MVVM Code Generator

Dependency Property Generator:
When it comes to MVVM, everybody – or almost everybody – agrees on its benefits. The clear separation of the different parts of the code is definitely a good practice. Only that it forces you to write a lot of tedious boilerplate code. Forget the happy days when a sheer double-click would generate an event handler and let you directly write what you have on your mind. MVVM comes with a heavy machinery made of Dependency properties, registration, commands and xaml style declaration.
This is why most developers, after some time, will use an MVVM “toolkit”, which I don’t like for many reasons. (The first one being that I want to remain fully in charge of my code)
One could definitely use a T4 template to generate the tedious code, but this approach is not very didactic. Once written, templates are quickly forgotten, and after a while you just don’t know what and how the template generates. Not to mention that the user of this template will lack a very important information: where should they insert this generated code?
A dedicated application, which can be installed as a tool in VS2010 is then to be preferred. This is how I came to write “Dependency Property Generator”, which is the core of this article. I posted a very simple example along, so you can quickly understand how the tool works. (In 2 words you select a control, you select an event, and this is the end of the story: the code is already written!)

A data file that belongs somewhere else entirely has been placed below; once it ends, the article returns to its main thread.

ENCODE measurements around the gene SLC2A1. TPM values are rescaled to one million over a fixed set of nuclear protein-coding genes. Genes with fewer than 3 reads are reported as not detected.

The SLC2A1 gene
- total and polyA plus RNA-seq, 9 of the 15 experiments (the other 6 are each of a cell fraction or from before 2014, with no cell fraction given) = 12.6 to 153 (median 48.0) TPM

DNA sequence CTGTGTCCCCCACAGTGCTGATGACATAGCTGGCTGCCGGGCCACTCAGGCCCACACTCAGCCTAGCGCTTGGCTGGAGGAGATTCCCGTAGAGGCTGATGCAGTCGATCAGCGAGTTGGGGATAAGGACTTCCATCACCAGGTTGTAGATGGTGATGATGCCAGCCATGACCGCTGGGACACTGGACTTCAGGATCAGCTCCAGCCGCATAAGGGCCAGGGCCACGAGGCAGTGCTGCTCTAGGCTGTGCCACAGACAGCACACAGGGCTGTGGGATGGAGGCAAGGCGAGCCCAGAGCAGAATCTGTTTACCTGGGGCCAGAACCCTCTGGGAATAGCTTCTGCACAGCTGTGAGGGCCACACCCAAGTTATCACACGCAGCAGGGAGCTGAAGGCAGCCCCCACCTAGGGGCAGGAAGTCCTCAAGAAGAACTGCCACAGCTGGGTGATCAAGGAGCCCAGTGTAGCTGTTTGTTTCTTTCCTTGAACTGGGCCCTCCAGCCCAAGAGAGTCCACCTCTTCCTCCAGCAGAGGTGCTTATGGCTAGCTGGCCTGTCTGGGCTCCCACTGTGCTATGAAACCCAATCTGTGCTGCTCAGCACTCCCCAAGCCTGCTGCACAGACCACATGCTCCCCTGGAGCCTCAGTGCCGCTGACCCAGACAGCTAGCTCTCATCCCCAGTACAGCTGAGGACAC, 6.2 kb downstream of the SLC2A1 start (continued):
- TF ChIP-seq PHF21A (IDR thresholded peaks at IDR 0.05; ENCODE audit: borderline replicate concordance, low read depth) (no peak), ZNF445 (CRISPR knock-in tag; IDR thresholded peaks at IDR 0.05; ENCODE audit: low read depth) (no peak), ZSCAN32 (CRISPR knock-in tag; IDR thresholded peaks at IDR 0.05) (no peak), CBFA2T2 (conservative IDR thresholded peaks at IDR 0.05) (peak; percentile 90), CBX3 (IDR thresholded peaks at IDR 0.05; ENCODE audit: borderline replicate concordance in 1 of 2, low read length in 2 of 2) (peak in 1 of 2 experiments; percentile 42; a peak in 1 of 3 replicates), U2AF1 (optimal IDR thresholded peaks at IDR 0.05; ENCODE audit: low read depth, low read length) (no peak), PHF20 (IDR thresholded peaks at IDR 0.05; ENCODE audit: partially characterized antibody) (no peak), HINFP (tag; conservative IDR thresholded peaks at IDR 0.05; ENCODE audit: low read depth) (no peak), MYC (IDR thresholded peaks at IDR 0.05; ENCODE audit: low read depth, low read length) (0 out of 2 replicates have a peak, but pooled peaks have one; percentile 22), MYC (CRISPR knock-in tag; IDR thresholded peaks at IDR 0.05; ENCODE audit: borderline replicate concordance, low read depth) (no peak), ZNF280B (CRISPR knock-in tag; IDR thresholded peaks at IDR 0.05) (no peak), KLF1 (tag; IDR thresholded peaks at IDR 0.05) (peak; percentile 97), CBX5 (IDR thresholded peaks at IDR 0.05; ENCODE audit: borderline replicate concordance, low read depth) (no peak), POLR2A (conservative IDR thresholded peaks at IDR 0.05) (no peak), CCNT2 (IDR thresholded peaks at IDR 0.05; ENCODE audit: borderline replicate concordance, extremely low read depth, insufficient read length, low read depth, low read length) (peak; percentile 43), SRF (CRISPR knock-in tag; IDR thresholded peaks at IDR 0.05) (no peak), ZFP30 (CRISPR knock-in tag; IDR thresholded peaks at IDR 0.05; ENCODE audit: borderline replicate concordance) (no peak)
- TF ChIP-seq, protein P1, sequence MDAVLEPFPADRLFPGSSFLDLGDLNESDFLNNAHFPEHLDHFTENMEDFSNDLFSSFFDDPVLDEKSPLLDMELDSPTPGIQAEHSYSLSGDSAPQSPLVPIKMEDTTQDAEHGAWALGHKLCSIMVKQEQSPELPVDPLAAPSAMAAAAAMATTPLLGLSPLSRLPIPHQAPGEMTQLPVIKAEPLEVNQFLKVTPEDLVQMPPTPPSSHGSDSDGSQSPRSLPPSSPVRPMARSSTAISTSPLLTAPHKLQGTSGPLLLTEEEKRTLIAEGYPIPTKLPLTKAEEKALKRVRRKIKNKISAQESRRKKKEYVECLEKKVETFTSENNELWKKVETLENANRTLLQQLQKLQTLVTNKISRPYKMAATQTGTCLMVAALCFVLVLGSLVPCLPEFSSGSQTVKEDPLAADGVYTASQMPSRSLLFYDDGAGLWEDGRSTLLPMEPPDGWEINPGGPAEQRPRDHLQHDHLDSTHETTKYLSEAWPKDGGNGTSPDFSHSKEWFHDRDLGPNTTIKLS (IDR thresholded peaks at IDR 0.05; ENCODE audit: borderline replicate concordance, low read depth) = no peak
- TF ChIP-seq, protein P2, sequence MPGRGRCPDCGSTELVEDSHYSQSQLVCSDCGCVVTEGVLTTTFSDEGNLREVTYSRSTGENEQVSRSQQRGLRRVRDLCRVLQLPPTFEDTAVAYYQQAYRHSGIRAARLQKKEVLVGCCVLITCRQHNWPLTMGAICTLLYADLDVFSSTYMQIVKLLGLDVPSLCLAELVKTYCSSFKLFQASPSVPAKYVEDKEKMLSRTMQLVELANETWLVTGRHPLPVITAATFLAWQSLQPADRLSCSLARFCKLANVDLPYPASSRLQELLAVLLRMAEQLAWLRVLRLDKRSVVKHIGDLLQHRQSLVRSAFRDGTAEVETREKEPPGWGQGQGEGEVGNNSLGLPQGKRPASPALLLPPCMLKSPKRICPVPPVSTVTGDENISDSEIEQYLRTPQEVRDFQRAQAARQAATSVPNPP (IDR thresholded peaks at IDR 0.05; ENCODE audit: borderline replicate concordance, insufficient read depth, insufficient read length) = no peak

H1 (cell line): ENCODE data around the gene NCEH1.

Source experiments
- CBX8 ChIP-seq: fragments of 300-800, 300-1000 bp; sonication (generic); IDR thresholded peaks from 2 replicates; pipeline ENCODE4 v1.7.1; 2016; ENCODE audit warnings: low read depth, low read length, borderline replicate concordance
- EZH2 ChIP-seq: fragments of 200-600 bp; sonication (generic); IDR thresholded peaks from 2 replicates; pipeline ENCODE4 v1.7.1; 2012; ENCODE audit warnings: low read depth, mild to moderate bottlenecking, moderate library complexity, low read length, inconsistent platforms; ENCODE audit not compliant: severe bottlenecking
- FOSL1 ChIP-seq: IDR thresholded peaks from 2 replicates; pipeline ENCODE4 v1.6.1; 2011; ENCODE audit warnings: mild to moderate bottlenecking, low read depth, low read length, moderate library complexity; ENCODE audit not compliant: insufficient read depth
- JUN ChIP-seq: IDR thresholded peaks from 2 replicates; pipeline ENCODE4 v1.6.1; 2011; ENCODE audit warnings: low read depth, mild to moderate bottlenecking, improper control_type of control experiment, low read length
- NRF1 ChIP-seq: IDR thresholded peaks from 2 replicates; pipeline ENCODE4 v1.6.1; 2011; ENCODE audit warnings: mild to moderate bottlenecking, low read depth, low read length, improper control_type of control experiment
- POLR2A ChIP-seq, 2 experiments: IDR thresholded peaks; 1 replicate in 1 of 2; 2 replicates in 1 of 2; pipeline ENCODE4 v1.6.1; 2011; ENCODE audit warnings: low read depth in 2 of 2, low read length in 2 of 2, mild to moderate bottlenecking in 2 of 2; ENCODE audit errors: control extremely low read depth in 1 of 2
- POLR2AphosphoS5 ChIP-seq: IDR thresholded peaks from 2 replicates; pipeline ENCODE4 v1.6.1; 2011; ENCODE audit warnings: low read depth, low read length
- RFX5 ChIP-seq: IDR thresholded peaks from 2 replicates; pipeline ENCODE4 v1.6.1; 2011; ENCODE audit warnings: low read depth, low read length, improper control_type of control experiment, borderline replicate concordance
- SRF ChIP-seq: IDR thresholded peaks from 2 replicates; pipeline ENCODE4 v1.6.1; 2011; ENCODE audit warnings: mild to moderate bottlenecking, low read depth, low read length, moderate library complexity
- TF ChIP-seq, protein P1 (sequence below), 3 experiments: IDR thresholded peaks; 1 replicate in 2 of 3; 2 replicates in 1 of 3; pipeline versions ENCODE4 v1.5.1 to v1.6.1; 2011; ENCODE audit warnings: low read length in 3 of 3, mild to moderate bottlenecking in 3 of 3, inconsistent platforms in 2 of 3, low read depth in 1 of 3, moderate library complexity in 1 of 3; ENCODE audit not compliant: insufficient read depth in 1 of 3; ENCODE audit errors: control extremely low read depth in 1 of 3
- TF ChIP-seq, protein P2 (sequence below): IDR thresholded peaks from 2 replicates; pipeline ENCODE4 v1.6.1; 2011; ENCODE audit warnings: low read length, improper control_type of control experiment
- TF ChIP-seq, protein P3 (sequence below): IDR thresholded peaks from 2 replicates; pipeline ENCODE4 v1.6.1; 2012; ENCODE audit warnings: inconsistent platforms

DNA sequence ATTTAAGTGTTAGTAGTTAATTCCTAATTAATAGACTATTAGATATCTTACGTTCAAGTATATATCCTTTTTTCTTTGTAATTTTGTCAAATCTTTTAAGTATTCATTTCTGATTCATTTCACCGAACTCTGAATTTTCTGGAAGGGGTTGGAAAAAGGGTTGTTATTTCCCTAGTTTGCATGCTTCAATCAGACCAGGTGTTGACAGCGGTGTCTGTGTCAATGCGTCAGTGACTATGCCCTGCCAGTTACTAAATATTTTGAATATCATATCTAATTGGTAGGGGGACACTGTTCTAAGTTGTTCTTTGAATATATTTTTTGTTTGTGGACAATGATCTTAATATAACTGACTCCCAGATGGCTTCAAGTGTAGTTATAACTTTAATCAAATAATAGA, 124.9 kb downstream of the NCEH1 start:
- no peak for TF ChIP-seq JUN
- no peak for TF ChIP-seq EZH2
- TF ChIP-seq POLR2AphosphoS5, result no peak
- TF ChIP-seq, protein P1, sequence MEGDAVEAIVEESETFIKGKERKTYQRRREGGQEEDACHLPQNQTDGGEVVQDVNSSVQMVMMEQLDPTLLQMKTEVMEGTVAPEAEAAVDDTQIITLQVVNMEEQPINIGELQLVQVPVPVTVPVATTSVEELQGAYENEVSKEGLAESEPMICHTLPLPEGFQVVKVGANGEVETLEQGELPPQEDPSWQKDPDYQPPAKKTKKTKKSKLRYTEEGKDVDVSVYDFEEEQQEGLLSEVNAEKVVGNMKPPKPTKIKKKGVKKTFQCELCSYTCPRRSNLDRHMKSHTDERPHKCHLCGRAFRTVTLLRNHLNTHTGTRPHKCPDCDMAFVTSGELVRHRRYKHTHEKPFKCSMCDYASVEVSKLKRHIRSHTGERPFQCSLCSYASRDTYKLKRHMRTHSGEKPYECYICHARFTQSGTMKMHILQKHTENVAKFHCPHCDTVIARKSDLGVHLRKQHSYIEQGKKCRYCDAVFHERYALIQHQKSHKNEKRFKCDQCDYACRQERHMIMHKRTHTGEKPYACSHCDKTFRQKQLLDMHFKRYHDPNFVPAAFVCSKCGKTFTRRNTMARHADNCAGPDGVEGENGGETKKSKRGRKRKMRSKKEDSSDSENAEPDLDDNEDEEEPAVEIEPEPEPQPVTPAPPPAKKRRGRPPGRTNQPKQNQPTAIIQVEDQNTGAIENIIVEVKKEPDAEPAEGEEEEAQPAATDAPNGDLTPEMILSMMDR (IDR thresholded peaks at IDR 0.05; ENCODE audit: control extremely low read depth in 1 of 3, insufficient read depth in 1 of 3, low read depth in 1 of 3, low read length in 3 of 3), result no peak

How it looks:
The interface is very simple:
– Select a control in the above part of the GUI
– Using the combo box in the middle you select the event you want to use
– The tabs below show you the generated code. It also indicates where the code should be pasted in your project

The Hello world example:
The simplest example is actually fully described in the application itself. So a good picture will give you an idea on how to proceed:

Every Dependency Property is defined and registered in the “Attached Behaviour” folder. Commands are declared, initialized and used in the ViewModel. In the xaml, the modifications occurs with the declaration of a new style with a dedicated setter for the newly created property.
Every line of code (both .cs and .xaml) is generated for you and the application tells you where to insert that code.

Last but not least:
A decent MVVM application must include at least a ViewModelBase class and also a command reference.
Both of these are also generated and should be included in your project at the beginning.
A tab named “start from scratch” reminds you what to do when you start an MVVM project.

I include a zipped VS2010 solution which comprises:
– The full source of the tool
– A simple example of a MVVM application created with the tool, where most of the code was generated by “Dependency Property Generator”
VS2010 solution

More by Author

Must Read